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What Causes Carcinoid Syndrome?

Carcinoid syndrome occurs when carcinoid tumors overproduce hormones and other substances that normally circulate throughout your body. One of the most important substances that is overproduced is serotonin—one of the body's natural chemical messengers. When excess serotonin reaches tissues in the gastrointestinal tract, the lungs, or the skin, it causes the symptoms of carcinoid syndrome.

Carcinoid tumors often do not produce noticeable symptoms until they spread to the liver. That's because most of the blood circulation from the gastrointestinal tract must pass through the liver before it reaches the rest of the body. The liver has strong enzymes that break down and neutralize most of the excess serotonin and other substances produced by the carcinoid tumors, preventing them from reaching tissues where they can cause symptoms. When carcinoid tumors metastasize to the liver, the substances they overproduce can more easily reach your bloodstream, and reach tissues where they can cause symptoms.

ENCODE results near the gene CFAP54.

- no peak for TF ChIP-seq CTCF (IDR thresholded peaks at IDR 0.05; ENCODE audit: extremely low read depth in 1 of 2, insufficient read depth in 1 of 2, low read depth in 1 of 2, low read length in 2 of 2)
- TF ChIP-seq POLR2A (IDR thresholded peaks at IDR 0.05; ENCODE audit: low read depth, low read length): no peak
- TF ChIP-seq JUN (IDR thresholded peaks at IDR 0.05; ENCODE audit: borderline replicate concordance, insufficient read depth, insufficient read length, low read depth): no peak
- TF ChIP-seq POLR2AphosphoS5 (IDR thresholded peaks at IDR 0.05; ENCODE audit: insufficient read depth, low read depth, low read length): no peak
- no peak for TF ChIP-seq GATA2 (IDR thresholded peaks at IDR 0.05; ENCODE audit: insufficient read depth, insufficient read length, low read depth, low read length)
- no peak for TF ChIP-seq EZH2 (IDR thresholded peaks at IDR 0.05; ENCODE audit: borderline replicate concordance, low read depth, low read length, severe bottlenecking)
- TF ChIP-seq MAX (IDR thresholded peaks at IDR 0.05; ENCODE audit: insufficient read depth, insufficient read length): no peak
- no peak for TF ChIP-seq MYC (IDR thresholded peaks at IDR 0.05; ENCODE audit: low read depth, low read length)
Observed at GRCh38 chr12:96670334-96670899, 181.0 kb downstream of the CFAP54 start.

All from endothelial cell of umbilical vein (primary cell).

Serotonin breaks down into smaller parts, called metabolites. The most important serotonin metabolite is 5-HIAA (5-hydroxyindoleacetic acid). The 5-HIAA test measures the amount of this metabolite in your blood, and can therefore be used to estimate the extent of your disease. Chromogranin-A (CgA) is a protein found in carcinoid cells that may be secreted into the blood. CgA can also be measured to check the extent of carcinoid syndrome.

Click here to learn more about tests used to diagnose and monitor carcinoid syndrome.
Chromogranin A test
5-HIAA urine test

Learn more about the symptoms of carcinoid syndrome